While the pressure to find new employees still lingers, part of the pressure is now to retain existing employees.
According to a study by Lattice, about 40% of HR professionals said talent acquisition will be a priority in 2021. That number dropped to 17% in 2022. Where did this prioritization lead? It seems to have shifted to employee engagement, L&D and compensation.
Compensation is always part of the equation for retaining talent, Adam Calli, principal advisor at Arc Human Capital, told HR Dive, but it’s not everything, especially with younger workers who want to feel connected to their employer’s mission. They think, “Money is still important, but it’s not the only thing that makes me happy,” he said.
Precise focussing of your service packages
Standard benefits may no longer suffice — not when your competitors also offer standards like 401(k) match and health, dental and eye insurance, Calli said. “You haven’t stood out from the crowd unless you expand your approach into and beyond the performance realm.”
Instead, tailoring benefits to your company’s workforce can help both attract and retain talent. If employees have student loan debt, that could mean offering a repayment program, he said. If your employees have children, this may mean offering more robust parental leave.
Amy Stoldt, vice president of people and culture at Snappy, a corporate gifts platform, said the company is reviewing its benefits package and looking at how to make these kinds of precise changes.
One area she is targeting is maternity leave. At the moment that is 12 weeks paid leave for the primary caregiver and six weeks for the secondary caregiver. She hopes to extend that six weeks to 12 for the secondary caregiver, recognizing that “parents as a whole should be given an equal opportunity to have vacation time to spend time with their families,” she said. It would also make paid leave “fairer for all types of families”.
She said Snappy is also considering student loan payoff programs because employees benefit and show that the company cares about them as individuals, not just workers. “It’s about their future,” she said.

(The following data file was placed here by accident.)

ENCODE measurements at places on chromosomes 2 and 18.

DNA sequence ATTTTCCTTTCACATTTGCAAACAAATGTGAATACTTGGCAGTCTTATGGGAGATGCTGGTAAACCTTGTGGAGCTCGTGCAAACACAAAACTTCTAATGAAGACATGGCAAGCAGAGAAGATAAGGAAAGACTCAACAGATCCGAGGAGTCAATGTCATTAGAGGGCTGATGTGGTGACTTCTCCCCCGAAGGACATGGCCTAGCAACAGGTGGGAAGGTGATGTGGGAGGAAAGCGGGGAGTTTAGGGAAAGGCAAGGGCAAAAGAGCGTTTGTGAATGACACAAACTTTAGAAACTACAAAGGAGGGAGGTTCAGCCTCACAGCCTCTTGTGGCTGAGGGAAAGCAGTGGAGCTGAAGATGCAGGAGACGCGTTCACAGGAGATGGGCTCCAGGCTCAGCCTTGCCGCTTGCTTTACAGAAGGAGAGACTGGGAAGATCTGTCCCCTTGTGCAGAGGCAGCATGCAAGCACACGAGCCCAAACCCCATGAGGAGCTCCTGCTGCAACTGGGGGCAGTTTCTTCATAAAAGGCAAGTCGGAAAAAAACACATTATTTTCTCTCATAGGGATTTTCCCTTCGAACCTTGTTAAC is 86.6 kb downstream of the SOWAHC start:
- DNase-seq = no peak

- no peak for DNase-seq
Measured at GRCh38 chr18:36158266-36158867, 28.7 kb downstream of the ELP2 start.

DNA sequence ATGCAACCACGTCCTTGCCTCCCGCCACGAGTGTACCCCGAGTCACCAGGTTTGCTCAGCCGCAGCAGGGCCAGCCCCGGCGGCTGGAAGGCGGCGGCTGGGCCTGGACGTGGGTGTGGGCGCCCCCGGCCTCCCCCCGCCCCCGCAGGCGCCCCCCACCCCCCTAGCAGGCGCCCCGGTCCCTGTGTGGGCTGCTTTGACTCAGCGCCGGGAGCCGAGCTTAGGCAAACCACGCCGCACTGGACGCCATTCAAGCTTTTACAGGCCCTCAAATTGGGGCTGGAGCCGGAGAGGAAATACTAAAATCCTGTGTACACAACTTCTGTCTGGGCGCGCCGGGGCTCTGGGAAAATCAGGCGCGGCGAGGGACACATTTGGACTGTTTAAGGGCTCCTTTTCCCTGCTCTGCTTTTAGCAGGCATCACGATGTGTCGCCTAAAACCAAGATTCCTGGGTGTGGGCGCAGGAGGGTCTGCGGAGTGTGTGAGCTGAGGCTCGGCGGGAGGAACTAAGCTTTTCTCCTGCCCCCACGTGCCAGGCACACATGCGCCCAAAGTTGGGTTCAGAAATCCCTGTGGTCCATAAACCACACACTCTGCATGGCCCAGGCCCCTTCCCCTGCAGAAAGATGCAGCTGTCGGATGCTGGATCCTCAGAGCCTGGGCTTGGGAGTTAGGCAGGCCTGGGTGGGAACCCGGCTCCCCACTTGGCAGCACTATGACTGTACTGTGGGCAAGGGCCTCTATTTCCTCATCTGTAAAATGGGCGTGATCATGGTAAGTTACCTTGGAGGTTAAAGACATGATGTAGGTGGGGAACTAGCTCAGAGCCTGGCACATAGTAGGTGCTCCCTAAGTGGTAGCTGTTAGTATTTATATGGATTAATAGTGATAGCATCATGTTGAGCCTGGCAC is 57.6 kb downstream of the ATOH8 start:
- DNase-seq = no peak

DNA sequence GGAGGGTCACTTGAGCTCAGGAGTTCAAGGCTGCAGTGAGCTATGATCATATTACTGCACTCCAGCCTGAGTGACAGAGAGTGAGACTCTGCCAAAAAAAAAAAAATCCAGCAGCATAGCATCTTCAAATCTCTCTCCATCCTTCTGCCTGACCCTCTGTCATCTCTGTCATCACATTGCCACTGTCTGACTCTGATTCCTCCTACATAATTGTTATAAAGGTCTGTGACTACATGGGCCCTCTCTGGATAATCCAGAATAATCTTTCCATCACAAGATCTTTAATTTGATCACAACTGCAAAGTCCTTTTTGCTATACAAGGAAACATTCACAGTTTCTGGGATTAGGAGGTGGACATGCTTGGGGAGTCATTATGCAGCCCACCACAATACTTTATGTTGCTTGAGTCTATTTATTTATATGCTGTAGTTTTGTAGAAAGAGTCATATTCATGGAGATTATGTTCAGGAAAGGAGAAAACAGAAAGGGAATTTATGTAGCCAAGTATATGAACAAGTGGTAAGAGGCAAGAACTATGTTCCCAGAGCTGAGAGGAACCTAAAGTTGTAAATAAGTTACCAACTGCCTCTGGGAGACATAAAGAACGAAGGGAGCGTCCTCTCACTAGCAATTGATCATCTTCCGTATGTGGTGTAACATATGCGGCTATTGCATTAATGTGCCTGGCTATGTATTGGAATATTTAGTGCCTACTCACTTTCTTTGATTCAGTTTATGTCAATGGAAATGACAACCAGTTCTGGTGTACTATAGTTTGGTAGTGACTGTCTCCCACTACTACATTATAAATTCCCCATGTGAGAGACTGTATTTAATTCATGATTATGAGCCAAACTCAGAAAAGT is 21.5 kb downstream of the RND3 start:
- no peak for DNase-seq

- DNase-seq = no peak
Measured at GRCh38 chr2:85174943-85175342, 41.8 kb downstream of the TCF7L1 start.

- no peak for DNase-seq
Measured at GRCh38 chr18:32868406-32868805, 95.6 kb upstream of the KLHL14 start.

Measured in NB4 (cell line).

Prioritize residency calls
While exit interviews can help HR managers determine why people are leaving, stay interviews can help HR professionals identify what would make someone leave and make changes before they do. Stay-at-home talks aren’t a new concept, but they’ve become a key bonding tool during the pandemic, Calli said. “We know this is a way you can have a positive impact on your culture, by showing that you care, that you’re talking to people. approach them proactively,” he said.
The Society for Human Resource Management has a list of possible questions to consider for an interview, ranging from “What makes you want to work here?” to “What talents are not being used in your current role?”
Residency interviews can also result in great savings by reducing turnover costs. In 2021, C-Suite Analytics began conducting resident interviews for a New England healthcare organization with 7,000 employees. The healthcare system calculated a cost of sales of $315,159 per percent of sales per year. After implementing residency interviews, revenue fell by 22%, saving nearly $7 million.
Consider remote or flexible working an option
Offering remote work for employees has become a necessity for hiring during the pandemic. It’s also becoming a key retention tool, as high-value employees will find another job if they don’t want to lose the flexibility they’ve been given for the past two or more years. Employees who already have a work-from-home arrangement will leave if they’re told that needs to change, Calli said.
Snappy is in a unique position in this regard. In March 2020, the company closed its New York City office and opened positions to applicants across the country. Now about 50% of employees work in the New York City area and 50% elsewhere, Stoldt said. (The Tel Aviv office also closed in March 2020 and reopened in February 2022).
As Snappy prepares to open a new office in New York City, the company has decided to offer employees the option to work in the office, but not require it. “That presents new challenges for the next year,” she said, but is critical to getting employees where they want to work.
Snappy also held a personal “fun day” for workers in the New York City area, where they visited a farm in New York’s Hudson Valley in September. Participants could choose from a wide range of activities, including swimming, fishing, canoeing, hiking, tennis or basketball; The day included lunch, dinner and a nightly campfire with s’mores, noisy Stoldt. It was an opportunity to “just be together. It’s hard when we’re everywhere,” she said. Events like this “create that sense of belonging even when you’re far away”.